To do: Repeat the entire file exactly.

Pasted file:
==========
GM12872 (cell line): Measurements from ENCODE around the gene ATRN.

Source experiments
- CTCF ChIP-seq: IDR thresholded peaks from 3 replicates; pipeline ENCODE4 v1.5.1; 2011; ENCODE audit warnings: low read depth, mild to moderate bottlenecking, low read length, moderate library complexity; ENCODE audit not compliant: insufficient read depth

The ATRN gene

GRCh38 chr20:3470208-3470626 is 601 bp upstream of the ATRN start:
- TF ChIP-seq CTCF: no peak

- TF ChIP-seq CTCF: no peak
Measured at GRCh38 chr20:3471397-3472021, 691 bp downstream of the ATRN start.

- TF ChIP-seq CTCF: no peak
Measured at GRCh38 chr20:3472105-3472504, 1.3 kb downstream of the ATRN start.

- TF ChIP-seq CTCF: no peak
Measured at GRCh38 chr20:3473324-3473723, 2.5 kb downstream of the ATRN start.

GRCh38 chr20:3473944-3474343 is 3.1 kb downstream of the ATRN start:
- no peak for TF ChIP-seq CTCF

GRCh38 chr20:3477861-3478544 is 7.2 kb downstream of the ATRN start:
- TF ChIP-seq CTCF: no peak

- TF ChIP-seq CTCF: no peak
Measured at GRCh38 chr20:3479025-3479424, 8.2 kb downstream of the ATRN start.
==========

GM12872 (cell line): Measurements from ENCODE around the gene ATRN.

Source experiments
- CTCF ChIP-seq: IDR thresholded peaks from 3 replicates; pipeline ENCODE4 v1.5.1; 2011; ENCODE audit warnings: low read depth, mild to moderate bottlenecking, low read length, moderate library complexity; ENCODE audit not compliant: insufficient read depth

The ATRN gene

GRCh38 chr20:3470208-3470626 is 601 bp upstream of the ATRN start:
- TF ChIP-seq CTCF: no peak

- TF ChIP-seq CTCF: no peak
Measured at GRCh38 chr20:3471397-3472021, 691 bp downstream of the ATRN start.

- TF ChIP-seq CTCF: no peak
Measured at GRCh38 chr20:3472105-3472504, 1.3 kb downstream of the ATRN start.

- TF ChIP-seq CTCF: no peak
Measured at GRCh38 chr20:3473324-3473723, 2.5 kb downstream of the ATRN start.

GRCh38 chr20:3473944-3474343 is 3.1 kb downstream of the ATRN start:
- no peak for TF ChIP-seq CTCF

GRCh38 chr20:3477861-3478544 is 7.2 kb downstream of the ATRN start:
- TF ChIP-seq CTCF: no peak

- TF ChIP-seq CTCF: no peak
Measured at GRCh38 chr20:3479025-3479424, 8.2 kb downstream of the ATRN start.